The article on management of head and neck paraganglioma 1 in this month's Journal of Laryngology & Otology is being published on the first anniversary (10 July 2017) of the passing away of Alfred G Knudson, the architect of the two-hit theory, 2 fundamental to our understanding of tumour genetic mutation. This theory explained, for the first time, among other matters, why some develop a tumour early in life and others late. As tumours are the result of accumulated mutations to a cell's DNA, 3 it follows that one born with a single mutation needs a second ‘hit’ for a tumour to occur, and another born without mutation requires two hits, reflecting a play betwixt germ line and somatic mutation. We honour Alfred G Knudson (born 1923), who worked at the Fox Chase Cancer Centre Philadelphia, for his work that led to the concept of tumour suppressor genes.
As our understanding of head and neck paraganglioma increases, we realise that surgery, which has long been the mainstay of treatment, is no longer so. This is not to say that surgery is out, but management is tempered by advances in genetics, improvements in diagnostic imaging and the longitudinal behaviour of these tumours. 4 A quarter of patients with head and neck paragangliomas harbour predisposing genetic mutations. 5 SDHD mutations were found in all patients with familial head and neck paraganglioma in a paper from Belgium. 5 In sporadic cases, the prevalence of SDHB mutations was twice that of SDHD mutations. Patients harbouring SDHB mutations had unilateral late-onset head and neck tumours, without evidence of recurrence or malignancy.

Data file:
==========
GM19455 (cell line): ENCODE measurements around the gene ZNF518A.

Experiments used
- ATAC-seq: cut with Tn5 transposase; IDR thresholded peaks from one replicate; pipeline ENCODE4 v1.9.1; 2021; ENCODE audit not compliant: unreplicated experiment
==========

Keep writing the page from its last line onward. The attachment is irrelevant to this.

The work by Harrison and Corbridge, 1 on active surveillance of head and neck paragangliomas over a five-year period, demonstrates the favourable outcome of avoiding surgery. Although the numbers are small, the paper is a useful addition to existing literature and relevant to our circumstances.
Chan and colleague's paper, 6 on the association of pre-operative oxygen saturation as a predictor of future need for paediatric intensive care in children who undergo supraglottoplasty for laryngomalacia, is a first such study from the UK. This has implications for a number of other procedures undertaken in children with potential airway issues.
Lou and Lou 7 reviewed the application of moist agents to the edge of traumatic tympanic membrane perforations; they show that it shortens closure times and improves closure rates. This is not in keeping with traditional teaching to leave traumatic perforations of the eardrum alone. Jellinge et al. 8 had previously shown a 97 per cent closure rate through a policy of simple watchful waiting.